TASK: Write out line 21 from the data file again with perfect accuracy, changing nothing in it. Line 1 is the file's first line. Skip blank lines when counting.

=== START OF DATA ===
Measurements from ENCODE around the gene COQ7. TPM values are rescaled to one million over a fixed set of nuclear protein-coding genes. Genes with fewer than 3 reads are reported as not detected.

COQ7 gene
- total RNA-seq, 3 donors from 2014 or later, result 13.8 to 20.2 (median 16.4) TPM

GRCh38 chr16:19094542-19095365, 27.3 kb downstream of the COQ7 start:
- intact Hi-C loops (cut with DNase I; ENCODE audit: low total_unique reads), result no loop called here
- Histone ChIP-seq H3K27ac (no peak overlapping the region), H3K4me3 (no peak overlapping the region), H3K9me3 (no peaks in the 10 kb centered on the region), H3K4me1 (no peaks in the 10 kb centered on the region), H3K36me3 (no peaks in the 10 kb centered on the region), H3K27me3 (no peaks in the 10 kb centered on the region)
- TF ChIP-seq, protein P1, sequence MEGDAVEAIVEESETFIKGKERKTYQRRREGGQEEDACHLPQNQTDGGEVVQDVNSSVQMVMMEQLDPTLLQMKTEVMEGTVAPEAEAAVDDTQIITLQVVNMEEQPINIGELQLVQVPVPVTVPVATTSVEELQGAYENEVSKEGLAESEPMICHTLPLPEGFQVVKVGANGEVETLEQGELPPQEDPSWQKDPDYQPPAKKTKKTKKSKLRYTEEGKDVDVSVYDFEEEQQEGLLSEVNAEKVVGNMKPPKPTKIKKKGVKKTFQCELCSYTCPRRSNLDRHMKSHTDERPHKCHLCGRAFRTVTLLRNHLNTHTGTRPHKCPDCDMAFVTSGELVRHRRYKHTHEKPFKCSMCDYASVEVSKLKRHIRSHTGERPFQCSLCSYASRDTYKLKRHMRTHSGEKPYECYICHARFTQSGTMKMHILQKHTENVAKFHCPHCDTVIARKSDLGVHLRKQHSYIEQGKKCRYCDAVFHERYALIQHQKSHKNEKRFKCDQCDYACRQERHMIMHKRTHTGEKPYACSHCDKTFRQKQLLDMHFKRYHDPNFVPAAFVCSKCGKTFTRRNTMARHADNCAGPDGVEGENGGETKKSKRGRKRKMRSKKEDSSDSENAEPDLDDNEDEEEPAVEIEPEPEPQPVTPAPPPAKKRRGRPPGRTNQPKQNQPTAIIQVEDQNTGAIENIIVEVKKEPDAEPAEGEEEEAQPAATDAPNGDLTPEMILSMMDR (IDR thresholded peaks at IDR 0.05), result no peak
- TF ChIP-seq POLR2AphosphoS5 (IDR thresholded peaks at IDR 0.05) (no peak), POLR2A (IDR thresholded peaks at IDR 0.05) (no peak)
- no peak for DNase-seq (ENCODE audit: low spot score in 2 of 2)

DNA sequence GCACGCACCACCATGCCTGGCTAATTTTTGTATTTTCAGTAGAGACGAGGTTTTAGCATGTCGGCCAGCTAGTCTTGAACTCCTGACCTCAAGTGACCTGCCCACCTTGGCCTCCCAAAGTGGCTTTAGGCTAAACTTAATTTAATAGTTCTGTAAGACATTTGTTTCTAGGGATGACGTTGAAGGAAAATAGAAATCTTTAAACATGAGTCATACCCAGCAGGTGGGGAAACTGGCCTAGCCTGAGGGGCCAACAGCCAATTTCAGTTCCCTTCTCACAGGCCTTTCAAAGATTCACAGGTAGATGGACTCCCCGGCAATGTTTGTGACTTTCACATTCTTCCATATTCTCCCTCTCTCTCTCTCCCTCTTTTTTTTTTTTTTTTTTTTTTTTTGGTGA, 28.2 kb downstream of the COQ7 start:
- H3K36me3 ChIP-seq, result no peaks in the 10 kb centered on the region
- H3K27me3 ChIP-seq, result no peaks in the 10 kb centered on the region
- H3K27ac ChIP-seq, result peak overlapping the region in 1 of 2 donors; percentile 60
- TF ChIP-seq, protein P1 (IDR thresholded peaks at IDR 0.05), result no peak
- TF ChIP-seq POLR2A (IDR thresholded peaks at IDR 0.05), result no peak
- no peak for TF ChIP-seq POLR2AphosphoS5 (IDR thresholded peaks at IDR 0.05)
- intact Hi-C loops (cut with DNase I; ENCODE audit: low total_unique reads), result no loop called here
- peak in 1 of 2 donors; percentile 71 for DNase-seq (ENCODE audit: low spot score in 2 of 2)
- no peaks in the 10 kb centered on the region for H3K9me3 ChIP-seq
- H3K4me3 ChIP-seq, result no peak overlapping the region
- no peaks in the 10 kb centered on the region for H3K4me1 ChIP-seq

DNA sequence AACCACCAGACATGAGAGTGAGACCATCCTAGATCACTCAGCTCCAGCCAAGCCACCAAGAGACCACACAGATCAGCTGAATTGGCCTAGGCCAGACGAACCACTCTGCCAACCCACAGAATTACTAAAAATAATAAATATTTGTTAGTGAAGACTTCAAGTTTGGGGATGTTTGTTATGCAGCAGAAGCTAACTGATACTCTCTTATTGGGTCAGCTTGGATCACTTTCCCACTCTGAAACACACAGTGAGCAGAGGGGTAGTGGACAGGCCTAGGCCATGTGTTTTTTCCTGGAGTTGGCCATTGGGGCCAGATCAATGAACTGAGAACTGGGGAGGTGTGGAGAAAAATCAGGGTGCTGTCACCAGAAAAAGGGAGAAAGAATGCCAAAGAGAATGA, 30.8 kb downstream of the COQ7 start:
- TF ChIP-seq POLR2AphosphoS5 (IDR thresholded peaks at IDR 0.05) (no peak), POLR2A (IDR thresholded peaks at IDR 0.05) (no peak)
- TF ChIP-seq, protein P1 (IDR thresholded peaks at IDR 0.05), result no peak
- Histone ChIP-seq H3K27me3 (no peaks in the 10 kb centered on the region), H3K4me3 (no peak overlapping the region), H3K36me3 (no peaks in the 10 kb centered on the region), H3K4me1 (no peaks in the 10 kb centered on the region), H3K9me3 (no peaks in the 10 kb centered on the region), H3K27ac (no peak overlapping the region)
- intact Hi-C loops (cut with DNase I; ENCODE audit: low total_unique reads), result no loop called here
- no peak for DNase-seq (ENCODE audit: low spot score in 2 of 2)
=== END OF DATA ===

- no peaks in the 10 kb centered on the region for H3K4me1 ChIP-seq